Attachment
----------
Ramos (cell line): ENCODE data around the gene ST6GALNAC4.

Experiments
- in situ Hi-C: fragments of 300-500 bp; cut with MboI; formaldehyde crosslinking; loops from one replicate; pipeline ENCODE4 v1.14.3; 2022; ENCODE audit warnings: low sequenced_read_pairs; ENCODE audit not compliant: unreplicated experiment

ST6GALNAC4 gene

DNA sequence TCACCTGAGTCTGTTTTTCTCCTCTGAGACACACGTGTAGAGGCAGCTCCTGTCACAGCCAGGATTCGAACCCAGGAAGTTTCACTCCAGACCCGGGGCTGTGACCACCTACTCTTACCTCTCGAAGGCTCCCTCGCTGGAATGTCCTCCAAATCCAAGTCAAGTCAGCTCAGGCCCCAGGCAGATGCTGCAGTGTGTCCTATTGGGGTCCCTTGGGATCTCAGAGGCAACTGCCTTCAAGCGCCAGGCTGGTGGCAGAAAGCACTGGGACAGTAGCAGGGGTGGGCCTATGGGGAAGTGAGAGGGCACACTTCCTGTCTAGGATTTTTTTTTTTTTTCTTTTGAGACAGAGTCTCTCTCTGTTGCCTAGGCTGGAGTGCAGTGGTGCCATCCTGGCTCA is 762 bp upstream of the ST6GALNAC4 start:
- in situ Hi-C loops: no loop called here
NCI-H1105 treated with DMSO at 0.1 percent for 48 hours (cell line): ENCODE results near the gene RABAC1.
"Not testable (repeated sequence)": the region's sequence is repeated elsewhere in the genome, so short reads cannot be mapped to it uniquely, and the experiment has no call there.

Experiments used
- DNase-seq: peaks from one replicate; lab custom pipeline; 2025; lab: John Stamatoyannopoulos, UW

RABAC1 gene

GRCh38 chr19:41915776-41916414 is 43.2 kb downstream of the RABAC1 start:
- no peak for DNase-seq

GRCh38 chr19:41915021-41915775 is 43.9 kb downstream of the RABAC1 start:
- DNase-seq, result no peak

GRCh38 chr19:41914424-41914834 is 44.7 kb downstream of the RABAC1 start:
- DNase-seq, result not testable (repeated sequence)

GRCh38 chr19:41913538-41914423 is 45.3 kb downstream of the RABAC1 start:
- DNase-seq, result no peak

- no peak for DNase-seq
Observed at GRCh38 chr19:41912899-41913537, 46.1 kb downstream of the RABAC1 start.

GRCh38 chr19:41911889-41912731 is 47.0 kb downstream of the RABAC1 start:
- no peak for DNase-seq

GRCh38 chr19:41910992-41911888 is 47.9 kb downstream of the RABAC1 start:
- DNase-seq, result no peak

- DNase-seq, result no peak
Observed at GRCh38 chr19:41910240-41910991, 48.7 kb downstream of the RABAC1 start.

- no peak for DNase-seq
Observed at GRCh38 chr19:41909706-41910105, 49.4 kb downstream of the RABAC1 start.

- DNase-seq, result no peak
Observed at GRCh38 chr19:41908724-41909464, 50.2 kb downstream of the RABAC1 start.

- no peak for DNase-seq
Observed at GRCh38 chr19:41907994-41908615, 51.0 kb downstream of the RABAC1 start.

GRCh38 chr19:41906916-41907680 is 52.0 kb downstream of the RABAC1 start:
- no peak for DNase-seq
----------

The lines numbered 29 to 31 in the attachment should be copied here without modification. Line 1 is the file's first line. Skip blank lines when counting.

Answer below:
Observed at GRCh38 chr19:41909706-41910105, 49.4 kb downstream of the RABAC1 start.

- DNase-seq, result no peak
Observed at GRCh38 chr19:41908724-41909464, 50.2 kb downstream of the RABAC1 start.